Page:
learning

How To Raise Life-Long Learners.


All things considered, my educational experience was a good one marked by privilege. I can look back now and wish that I had been given stronger theory by more passionate educators in some arenas, but overall I had the world handed to me. The most regrettable aspect of my formal education was my own perspective on its purpose. To me, paying attention in school was always more of an obligation, part daily work day grind and part proving my own capability or normalcy amongst my peers. Rarely was I ever self-motivated toward the ideas or subjects to which I was being introduced. It took leaving college and spending a year or two without any kind of spoon-fed, intentional learning before I began to become a self-motivated learning. Now I’m constantly on the learning offensive, looking out for new ideas to readily devour.

Why is it that learning is such a touchy cultivation? There are a thousand factors at hand in growing as a person who wants to understand. For many of us the education we are handed forever dims any idea that we would actually pursue learning of our own accord. An education system involves all sorts of standardization, enforced subject matters, and comparison, both in grading and in social interactions. As someone who didn’t care then and loves learning now, I have an immense passion to pass on to my own children the internal fire and confidence needed to find their places through self-motivated learning.

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My Process

Step 1: Get to know your child personally so well that you understand what they are passionate about and why.

– It’s easy to know what they love, but a life time can be devoted to understanding why it excites them. It’s never to early to start this.

Step 2: Get them more of what they love.

– Books, relevant experiences, games, tutors. Don’t put all of your energy into diversifying their interests, focus on new ways for them to experience what they love.

Step 3: Repeat Step 1.

– Emphasis on learning their passions in the context of the new experiences.

Step 4: Repeat Step 2.

– Diversify and stretch your imagination and theirs concerning how they perceive what they are comprehending. Let them establish a launching pad and give them vision for directions they can take things.

Step 5: Ad Infinitum, Phasing Yourself Out Over Time.

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Obviously, this isn’t to say that people who don’t like math shouldn’t learn to add or multiply. There are certain skill sets that are universally useful, regardless of your tastes or trade, and learning to push through to understand things that are of little personal interest is also a valuable skill in and of itself.

My end game goal is to have children who are confident in who they are and capable of seeking out and processing information. They would never had a capacity for all available information and to attempt to cram it in them would only snuff out their own desires. Don’t beat yourself and your kids up about reaching outside standards if the experience at hand indicates they are learning and flourishing.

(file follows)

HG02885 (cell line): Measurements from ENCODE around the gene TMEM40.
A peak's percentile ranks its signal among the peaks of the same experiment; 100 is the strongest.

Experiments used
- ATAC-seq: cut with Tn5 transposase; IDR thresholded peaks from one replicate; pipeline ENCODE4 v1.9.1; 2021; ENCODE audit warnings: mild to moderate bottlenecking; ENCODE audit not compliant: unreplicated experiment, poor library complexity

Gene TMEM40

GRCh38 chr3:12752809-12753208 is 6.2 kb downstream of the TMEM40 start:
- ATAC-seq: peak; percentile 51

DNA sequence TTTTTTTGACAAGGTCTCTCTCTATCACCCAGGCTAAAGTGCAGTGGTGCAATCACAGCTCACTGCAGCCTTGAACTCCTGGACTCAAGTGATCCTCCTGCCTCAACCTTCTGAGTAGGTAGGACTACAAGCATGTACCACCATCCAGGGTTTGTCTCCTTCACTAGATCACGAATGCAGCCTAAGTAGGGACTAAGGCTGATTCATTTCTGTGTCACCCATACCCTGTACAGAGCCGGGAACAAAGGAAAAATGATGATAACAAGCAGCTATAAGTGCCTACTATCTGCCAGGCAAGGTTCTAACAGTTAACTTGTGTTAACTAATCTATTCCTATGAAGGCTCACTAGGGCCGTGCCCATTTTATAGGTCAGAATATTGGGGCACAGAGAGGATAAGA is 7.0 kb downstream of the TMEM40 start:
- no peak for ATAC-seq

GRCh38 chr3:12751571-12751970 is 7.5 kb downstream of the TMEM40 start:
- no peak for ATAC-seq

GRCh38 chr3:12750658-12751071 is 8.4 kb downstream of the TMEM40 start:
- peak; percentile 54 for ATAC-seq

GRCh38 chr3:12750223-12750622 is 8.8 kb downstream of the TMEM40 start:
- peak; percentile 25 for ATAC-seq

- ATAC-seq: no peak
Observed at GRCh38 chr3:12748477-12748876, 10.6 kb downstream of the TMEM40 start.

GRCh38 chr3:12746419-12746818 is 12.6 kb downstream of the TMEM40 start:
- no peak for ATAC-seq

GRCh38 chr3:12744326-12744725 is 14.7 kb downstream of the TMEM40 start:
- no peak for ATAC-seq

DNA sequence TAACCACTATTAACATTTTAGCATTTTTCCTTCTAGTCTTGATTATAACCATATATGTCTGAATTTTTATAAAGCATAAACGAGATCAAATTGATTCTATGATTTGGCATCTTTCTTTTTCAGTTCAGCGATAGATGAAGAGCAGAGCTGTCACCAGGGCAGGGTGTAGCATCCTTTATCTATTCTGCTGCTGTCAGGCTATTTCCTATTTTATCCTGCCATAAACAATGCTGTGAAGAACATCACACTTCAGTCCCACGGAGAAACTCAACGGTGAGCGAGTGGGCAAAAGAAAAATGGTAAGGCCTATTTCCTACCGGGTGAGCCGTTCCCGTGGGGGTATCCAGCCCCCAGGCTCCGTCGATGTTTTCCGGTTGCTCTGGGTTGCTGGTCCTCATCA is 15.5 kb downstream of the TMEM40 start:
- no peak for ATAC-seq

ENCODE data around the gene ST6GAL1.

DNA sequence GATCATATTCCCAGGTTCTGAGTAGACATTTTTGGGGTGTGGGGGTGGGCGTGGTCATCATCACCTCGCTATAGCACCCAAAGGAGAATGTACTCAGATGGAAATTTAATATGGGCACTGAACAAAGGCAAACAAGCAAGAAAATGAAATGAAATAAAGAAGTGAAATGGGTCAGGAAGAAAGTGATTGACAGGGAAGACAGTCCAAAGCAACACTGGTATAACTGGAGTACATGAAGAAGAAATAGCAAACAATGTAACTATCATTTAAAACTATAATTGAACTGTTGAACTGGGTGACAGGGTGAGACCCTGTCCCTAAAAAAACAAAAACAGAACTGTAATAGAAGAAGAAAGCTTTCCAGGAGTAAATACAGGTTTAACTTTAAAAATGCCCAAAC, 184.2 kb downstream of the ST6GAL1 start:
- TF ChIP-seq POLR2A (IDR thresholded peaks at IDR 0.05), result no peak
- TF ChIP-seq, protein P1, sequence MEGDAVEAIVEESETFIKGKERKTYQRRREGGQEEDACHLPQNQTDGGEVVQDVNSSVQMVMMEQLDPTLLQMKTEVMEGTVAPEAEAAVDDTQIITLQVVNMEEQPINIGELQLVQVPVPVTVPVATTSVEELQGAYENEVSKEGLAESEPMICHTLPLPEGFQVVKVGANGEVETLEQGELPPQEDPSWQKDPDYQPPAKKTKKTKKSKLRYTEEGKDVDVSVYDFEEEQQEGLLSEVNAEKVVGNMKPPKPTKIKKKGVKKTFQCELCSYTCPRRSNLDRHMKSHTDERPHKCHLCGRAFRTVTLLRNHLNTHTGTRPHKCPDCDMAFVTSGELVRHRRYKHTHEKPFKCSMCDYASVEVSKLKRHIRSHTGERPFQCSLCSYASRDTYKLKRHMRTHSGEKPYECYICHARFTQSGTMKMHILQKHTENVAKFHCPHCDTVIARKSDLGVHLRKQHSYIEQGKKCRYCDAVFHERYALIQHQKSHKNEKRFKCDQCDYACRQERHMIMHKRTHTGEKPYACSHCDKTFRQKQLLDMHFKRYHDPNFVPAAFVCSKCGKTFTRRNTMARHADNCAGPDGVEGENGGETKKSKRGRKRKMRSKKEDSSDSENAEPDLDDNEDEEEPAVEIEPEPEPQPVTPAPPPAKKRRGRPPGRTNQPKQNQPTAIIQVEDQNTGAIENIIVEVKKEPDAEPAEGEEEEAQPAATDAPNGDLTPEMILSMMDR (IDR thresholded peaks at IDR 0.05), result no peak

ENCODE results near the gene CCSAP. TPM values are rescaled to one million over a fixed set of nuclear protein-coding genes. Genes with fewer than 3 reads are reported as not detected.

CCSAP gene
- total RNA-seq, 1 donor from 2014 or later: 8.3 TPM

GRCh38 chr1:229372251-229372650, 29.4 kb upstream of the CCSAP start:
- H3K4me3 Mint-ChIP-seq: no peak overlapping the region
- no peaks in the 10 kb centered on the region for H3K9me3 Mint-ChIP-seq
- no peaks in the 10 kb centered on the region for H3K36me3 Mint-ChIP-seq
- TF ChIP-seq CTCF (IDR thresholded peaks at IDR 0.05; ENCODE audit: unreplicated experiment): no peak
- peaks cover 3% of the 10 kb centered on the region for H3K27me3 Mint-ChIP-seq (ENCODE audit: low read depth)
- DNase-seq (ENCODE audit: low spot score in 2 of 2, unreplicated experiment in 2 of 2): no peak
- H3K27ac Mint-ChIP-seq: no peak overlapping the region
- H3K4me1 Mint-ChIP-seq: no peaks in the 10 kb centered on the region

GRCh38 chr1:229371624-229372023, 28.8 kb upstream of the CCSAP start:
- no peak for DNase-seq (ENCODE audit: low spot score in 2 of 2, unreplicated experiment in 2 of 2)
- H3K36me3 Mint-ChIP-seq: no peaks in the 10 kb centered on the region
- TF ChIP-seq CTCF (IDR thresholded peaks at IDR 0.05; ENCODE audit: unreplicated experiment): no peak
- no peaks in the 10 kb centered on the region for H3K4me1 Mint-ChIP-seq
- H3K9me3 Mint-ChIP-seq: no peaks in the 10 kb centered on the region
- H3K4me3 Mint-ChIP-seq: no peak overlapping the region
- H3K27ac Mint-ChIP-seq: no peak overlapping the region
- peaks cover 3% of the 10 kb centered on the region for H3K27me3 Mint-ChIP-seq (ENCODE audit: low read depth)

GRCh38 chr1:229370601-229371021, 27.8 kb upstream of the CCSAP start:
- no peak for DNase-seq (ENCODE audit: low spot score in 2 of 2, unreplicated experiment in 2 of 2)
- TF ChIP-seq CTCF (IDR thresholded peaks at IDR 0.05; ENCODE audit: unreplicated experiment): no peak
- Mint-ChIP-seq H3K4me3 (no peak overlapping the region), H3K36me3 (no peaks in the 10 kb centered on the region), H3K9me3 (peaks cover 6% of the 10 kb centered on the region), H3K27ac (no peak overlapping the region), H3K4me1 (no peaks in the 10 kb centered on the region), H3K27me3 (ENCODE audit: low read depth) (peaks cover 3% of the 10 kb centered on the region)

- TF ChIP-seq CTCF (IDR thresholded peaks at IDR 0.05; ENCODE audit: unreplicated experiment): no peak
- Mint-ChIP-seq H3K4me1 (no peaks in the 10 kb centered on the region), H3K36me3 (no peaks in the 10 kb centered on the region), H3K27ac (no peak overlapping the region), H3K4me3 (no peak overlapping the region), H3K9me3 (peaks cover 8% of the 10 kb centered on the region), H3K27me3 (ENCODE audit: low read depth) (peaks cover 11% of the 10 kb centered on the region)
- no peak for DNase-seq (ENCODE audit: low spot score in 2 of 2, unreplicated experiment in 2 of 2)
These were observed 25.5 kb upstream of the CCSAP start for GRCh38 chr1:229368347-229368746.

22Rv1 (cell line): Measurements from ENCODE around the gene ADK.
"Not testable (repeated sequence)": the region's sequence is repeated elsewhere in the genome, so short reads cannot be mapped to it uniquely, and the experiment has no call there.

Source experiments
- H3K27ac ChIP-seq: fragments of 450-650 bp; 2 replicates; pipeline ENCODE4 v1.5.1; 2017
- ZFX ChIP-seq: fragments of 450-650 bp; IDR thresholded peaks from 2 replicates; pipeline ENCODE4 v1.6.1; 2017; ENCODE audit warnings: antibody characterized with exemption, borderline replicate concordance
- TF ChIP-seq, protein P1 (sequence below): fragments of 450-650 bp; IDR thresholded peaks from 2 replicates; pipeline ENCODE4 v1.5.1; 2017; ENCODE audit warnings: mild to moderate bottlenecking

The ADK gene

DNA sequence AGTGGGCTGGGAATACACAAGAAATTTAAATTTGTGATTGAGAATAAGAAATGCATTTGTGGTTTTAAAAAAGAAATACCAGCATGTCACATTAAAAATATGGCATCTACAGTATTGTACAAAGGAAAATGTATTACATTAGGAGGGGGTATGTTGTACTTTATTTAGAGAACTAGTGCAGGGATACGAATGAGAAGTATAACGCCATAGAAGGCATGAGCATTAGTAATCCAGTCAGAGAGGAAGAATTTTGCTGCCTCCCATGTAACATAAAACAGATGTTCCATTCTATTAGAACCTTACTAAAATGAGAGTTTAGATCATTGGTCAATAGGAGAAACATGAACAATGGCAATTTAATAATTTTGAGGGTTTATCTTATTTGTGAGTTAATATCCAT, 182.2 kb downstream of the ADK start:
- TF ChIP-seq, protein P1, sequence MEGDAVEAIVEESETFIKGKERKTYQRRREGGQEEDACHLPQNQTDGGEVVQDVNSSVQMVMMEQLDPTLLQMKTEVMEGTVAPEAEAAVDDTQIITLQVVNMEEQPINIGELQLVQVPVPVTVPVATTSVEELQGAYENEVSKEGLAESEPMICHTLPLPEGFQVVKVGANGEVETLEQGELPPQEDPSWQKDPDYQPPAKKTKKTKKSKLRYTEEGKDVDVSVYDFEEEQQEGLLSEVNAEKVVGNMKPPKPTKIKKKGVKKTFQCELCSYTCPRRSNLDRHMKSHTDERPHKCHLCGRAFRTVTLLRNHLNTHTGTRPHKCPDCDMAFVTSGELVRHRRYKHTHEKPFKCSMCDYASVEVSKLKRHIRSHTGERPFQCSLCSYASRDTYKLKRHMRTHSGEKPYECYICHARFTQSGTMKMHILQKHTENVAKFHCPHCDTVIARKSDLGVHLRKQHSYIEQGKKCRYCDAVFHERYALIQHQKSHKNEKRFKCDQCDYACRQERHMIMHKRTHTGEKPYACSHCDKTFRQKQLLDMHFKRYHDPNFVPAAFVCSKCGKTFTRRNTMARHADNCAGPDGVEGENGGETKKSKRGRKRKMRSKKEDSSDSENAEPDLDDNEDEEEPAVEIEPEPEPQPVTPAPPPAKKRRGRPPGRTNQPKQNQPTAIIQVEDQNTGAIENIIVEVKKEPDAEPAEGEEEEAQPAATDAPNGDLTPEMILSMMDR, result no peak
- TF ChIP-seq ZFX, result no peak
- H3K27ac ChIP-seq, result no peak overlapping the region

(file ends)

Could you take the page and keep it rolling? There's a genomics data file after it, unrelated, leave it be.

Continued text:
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Further Reading

Mary Berry’s Thoughts On Her Father’s Lasting Legacy

C.S. Lewis On Modern Education Theory

Masanobu Fukuoka On The Philosophy Fueling Our Science

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Author Quotes: Albert Camus’s Atheist Perspective On Christianity, Part I


“Inasmuch as you have been so kind as to invite a man who does not share your convictions to come and answer the very general question that you are raising in these conversations, before telling you what I think unbelievers expect of Christians, I should like first to acknowledge your intellectual generosity by stating a few principles.

First, there is a lay pharisaism in which I shall strive not to indulge. To me a lay pharisee is the person who pretends to believe that Christianity is an easy thing and asks of the Christian, on the basis of an external view of Christianity, more than he asks of himself. I believe indeed that the Christian has many obligations but that it is not up to the man who rejects them himself to recall their existence to anyone who has already accepted them. . .

Secondly, I wish to declare also that, not feeling that I possess any absolute truth or any message, I shall never start from the supposition that Christian truth is illusory, but merely from the fact that I could not accept it. . .

Having said that, it will be easier or me to state my third and last principle. It is simple and obvious. I shall not try to change anything that I think or anything that you think (insofar as I can judge of it) in order to reach a reconciliation that would be agreeable to all. On the contrary, what I feel like telling you today is that the world needs real dialogue, that falsehood is just as much the opposite of dialogue as is silence, and that the only possible dialogue is the kind between people who remain what they are and speak their minds. This is tantamount to saying that the world of today needs Christians who remain Christians. The other day at the Sorbonne, speaking to a Marxist lecturer, a Catholic priest said in public that he too was anticlerical. Well, I don’t like priests who are anticlerical any more than philosophies that are ashamed of themselves. Hence I shall not, as far as I am concerned, try to pass myself off as a Christian in your presence. I share with you the same revulsion from evil. But I do not share your hope, and I continue to struggle against this universe in which children suffer and die.”

– Albert Camus, from his 1948 essay, The Unbeliever and Christians
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Although he tended to shy away from the categorizations, Noble-prize winning author Albert Camus is known as an important figure of both Absurdist and existential schools of philosophy. He was also an atheist who knew how to speak respectfully to those with whom he had fundamental disagreements. Here we have him not only spelling out the ideals that led him to this perspective but also putting them into play. The above mentioned essay was originally the introductory statements of a lecture he gave at the Dominican Monastery of Latour-Maubourg.